As high school students with disabilities and their families start to plan for life after their K-12 school experience, the Individualized Education Program (IEP) process requires that planning takes place to thoughtfully prepare for any needed supports and skill development to ensure that the transition to adult life is as successful as possible. Many Alaskan students and their families practice traditional Native Alaskan arts and subsistence skills, and a well-rounded transition plan should reflect those family activities alongside career and college readiness.
To support this broader view of transition planning, a group of Alaska Native educators came together to write the Alaska Traditional Skills Curriculum. It was specifically developed to improve the quality of life, connection to local community, and increase work related skills for teens and young adults with disabilities who live in rural Alaska. Importantly, it provides tools teachers can use to incorporate traditional values and knowledge into Individual Education Plans (IEPs) and Transition Plans and can be used as a guide to help teachers unfamiliar with the regions and cultures where they teach to better understand indigenous traditions and cultures, and how those skills honor the unique lifeways of Alaska Native communities.
The series of curriculums speak to traditional activities in five distinct regions around Alaska and engages students by using stories and examples that are likely familiar to them to teach life skills. Culture bearers and guest Elders are invited to guide the skills and values in many lessons. The development of curriculums was supported by the Tribal Vocational Rehabilitation (TVR) program who advised on what should be included and worked closely with curriculum developers to make sure the content was accurate.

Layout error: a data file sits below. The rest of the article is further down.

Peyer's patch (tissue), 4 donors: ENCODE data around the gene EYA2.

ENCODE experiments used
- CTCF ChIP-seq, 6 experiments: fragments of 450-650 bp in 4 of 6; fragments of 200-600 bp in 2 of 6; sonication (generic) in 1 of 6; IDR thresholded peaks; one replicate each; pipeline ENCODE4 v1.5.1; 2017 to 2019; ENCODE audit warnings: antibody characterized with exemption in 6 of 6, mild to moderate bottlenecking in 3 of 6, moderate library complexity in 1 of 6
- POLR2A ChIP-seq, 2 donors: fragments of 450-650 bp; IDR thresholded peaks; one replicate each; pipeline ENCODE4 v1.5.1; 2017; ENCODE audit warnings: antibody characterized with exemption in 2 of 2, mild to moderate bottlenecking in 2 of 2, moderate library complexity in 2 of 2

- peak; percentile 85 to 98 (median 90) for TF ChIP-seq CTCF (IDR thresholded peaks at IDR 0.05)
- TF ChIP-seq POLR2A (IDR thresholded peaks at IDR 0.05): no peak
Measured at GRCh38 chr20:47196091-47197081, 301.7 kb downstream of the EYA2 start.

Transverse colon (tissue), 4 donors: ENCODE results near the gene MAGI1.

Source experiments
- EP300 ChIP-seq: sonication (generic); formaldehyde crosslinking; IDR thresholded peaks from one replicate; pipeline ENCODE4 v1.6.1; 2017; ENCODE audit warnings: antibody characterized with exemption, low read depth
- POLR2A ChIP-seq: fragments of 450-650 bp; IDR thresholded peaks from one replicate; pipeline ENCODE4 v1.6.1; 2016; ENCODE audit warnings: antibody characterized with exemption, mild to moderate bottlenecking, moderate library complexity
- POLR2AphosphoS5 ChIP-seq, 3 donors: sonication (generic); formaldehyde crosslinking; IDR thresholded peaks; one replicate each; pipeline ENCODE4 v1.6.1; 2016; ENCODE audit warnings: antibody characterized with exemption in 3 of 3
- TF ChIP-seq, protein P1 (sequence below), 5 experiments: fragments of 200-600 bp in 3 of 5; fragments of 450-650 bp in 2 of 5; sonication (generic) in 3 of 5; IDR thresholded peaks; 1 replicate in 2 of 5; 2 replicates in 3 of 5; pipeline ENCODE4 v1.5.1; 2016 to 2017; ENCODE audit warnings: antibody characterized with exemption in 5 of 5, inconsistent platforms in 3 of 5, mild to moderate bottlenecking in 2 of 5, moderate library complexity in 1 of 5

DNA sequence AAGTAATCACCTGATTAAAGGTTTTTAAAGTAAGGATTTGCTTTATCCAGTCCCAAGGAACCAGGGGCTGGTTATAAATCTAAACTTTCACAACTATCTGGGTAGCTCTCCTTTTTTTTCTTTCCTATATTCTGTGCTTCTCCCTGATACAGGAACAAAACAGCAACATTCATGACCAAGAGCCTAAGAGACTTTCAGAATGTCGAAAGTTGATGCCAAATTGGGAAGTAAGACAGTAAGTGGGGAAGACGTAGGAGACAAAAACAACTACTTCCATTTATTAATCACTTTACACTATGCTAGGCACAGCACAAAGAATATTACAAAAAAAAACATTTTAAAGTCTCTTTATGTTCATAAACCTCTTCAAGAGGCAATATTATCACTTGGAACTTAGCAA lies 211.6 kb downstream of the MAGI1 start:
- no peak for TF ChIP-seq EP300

Though each chapter of this project ties to the cultural values and topics of a specific region of Alaska, the skills can be used and adapted throughout the state. Each unit is developed in partnership with indigenous culture bearers and Elders. Each lesson includes regionally specific learning stories and suggestions for adaptation for students of different ability levels.
One of the curriculum developers, Frances Gage from the Northwest Arctic Borough School District, noted, “One of our goals with this curriculum is to help people unfamiliar with this region better understand indigenous traditions and cultures, and how those inform skills needed for the transition to adulthood. This curriculum engages students by using stories and examples that are familiar to teach real life skills. Culture bearers and guest Elders were invited to guide the skills and values in many lessons.”
These materials were created through the Developmental Disabilities Act partnership of the Governor’s Council on Disabilities & Special Education and the Center for Human Development, with funding from the Alaska Department of Education & Early Development and the Alaska Mental Health Trust Authority. Each unit is developed in partnership with indigenous culture bearers and Elders. Now housed on the Special Education Service Agency (SESA) website, each lesson includes regionally specific learning stories and suggestions for adaptation for students of different ability levels.
Teachers interested in knowing more about this resource can view the entire nine unit series at https://sesa.org/resources/educational/alaska-traditional-transition-skills/.